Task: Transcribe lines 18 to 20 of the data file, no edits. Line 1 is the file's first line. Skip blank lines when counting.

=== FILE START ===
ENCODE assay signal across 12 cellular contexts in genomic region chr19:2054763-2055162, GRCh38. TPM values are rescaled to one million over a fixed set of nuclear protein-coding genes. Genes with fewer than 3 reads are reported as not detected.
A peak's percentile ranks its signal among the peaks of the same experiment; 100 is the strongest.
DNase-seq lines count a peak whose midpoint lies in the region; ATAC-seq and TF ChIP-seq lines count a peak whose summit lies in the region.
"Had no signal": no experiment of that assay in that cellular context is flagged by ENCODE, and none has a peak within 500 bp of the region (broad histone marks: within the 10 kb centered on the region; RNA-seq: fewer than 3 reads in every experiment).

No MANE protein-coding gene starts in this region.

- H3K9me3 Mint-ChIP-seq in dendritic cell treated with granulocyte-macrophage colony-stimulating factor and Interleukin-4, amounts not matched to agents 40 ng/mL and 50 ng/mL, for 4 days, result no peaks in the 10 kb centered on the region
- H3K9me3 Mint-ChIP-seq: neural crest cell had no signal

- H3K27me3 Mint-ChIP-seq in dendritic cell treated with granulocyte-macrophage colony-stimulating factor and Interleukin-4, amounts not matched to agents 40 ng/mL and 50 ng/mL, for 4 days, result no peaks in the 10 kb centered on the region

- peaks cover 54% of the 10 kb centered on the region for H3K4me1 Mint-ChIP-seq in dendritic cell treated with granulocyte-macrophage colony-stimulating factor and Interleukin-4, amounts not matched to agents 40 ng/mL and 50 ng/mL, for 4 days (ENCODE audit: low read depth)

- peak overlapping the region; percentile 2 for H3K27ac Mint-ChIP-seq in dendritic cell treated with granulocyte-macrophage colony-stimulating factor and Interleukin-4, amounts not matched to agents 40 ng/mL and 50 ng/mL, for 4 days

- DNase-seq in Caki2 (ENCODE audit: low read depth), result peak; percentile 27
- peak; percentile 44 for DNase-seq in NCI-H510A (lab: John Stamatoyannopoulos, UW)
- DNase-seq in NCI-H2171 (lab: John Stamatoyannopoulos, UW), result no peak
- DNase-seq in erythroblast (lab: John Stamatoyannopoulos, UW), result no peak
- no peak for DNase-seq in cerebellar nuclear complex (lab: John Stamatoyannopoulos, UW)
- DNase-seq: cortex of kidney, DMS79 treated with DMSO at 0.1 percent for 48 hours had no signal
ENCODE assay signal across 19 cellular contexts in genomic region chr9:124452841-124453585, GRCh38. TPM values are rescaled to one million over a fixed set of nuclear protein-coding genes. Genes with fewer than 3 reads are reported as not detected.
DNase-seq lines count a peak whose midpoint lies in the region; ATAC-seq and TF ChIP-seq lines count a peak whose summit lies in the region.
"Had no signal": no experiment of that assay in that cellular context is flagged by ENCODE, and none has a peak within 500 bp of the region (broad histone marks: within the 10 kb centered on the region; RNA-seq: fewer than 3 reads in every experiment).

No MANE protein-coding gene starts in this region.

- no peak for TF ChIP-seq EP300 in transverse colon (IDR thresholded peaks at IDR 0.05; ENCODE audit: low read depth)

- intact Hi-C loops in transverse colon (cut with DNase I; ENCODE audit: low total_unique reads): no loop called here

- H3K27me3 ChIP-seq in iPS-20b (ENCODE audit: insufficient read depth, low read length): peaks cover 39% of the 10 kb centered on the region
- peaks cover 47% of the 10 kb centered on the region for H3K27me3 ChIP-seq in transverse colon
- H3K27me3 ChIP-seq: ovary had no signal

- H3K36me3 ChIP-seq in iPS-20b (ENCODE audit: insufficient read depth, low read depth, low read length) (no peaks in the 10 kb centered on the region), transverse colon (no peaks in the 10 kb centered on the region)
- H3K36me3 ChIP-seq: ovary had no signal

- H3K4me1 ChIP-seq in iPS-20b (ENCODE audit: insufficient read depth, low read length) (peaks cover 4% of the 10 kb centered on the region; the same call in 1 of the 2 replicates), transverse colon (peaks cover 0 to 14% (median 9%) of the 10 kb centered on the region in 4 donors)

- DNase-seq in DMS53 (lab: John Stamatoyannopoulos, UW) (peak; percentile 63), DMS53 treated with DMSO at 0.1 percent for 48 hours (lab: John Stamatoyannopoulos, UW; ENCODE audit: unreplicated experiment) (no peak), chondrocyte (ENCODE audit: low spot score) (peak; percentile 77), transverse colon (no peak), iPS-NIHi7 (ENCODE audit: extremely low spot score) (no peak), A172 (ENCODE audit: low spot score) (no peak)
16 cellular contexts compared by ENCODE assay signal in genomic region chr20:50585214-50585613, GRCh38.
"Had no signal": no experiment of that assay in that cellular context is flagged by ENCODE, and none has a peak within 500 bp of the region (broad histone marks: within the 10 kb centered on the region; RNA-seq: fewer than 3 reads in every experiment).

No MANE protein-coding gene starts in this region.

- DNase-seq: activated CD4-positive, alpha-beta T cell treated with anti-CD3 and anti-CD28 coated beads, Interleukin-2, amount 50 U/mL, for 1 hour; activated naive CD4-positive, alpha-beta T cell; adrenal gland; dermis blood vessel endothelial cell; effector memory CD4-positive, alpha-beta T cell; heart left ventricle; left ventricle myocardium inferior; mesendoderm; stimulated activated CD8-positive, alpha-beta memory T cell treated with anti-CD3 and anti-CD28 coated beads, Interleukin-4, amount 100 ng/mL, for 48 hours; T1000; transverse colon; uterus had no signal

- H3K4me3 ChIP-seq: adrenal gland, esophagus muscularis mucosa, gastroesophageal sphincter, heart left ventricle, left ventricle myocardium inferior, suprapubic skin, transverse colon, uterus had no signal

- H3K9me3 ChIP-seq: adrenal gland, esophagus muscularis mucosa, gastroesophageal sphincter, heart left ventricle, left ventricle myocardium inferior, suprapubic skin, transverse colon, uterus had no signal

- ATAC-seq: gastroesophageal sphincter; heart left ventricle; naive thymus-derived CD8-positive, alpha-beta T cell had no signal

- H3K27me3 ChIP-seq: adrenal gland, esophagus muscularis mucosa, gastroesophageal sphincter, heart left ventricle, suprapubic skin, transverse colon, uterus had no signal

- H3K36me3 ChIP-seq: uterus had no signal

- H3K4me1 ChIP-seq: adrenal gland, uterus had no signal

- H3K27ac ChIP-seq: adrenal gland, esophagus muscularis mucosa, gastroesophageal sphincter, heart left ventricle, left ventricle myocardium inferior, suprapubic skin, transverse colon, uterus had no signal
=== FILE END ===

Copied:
DNase-seq lines count a peak whose midpoint lies in the region; ATAC-seq and TF ChIP-seq lines count a peak whose summit lies in the region.
"Had no signal": no experiment of that assay in that cellular context is flagged by ENCODE, and none has a peak within 500 bp of the region (broad histone marks: within the 10 kb centered on the region; RNA-seq: fewer than 3 reads in every experiment).

No MANE protein-coding gene starts in this region.